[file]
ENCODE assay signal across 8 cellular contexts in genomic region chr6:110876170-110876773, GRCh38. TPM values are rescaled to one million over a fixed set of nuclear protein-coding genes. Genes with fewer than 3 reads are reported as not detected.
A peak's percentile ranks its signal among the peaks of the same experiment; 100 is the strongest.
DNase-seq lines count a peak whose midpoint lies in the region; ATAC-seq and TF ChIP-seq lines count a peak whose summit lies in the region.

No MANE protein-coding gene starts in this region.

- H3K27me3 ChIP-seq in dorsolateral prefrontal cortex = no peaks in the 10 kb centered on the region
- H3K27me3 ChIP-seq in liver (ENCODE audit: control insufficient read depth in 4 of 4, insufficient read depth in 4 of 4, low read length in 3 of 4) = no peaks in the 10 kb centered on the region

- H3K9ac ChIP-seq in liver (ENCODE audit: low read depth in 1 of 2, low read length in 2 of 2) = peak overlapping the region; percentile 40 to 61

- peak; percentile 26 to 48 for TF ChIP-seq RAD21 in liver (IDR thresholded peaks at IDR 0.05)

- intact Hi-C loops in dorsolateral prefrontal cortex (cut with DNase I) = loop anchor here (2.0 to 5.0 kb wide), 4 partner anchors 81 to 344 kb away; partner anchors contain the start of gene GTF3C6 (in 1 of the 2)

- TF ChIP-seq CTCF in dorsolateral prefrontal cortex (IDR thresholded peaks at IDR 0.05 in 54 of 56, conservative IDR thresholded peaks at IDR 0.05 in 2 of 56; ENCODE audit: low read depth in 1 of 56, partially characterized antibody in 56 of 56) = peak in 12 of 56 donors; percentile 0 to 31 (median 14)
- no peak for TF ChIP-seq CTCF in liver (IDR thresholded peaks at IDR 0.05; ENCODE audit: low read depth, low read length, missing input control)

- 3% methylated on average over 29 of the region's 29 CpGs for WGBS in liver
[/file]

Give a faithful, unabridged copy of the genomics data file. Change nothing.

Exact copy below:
ENCODE assay signal across 8 cellular contexts in genomic region chr6:110876170-110876773, GRCh38. TPM values are rescaled to one million over a fixed set of nuclear protein-coding genes. Genes with fewer than 3 reads are reported as not detected.
A peak's percentile ranks its signal among the peaks of the same experiment; 100 is the strongest.
DNase-seq lines count a peak whose midpoint lies in the region; ATAC-seq and TF ChIP-seq lines count a peak whose summit lies in the region.

No MANE protein-coding gene starts in this region.

- H3K27me3 ChIP-seq in dorsolateral prefrontal cortex = no peaks in the 10 kb centered on the region
- H3K27me3 ChIP-seq in liver (ENCODE audit: control insufficient read depth in 4 of 4, insufficient read depth in 4 of 4, low read length in 3 of 4) = no peaks in the 10 kb centered on the region

- H3K9ac ChIP-seq in liver (ENCODE audit: low read depth in 1 of 2, low read length in 2 of 2) = peak overlapping the region; percentile 40 to 61

- peak; percentile 26 to 48 for TF ChIP-seq RAD21 in liver (IDR thresholded peaks at IDR 0.05)

- intact Hi-C loops in dorsolateral prefrontal cortex (cut with DNase I) = loop anchor here (2.0 to 5.0 kb wide), 4 partner anchors 81 to 344 kb away; partner anchors contain the start of gene GTF3C6 (in 1 of the 2)

- TF ChIP-seq CTCF in dorsolateral prefrontal cortex (IDR thresholded peaks at IDR 0.05 in 54 of 56, conservative IDR thresholded peaks at IDR 0.05 in 2 of 56; ENCODE audit: low read depth in 1 of 56, partially characterized antibody in 56 of 56) = peak in 12 of 56 donors; percentile 0 to 31 (median 14)
- no peak for TF ChIP-seq CTCF in liver (IDR thresholded peaks at IDR 0.05; ENCODE audit: low read depth, low read length, missing input control)

- 3% methylated on average over 29 of the region's 29 CpGs for WGBS in liver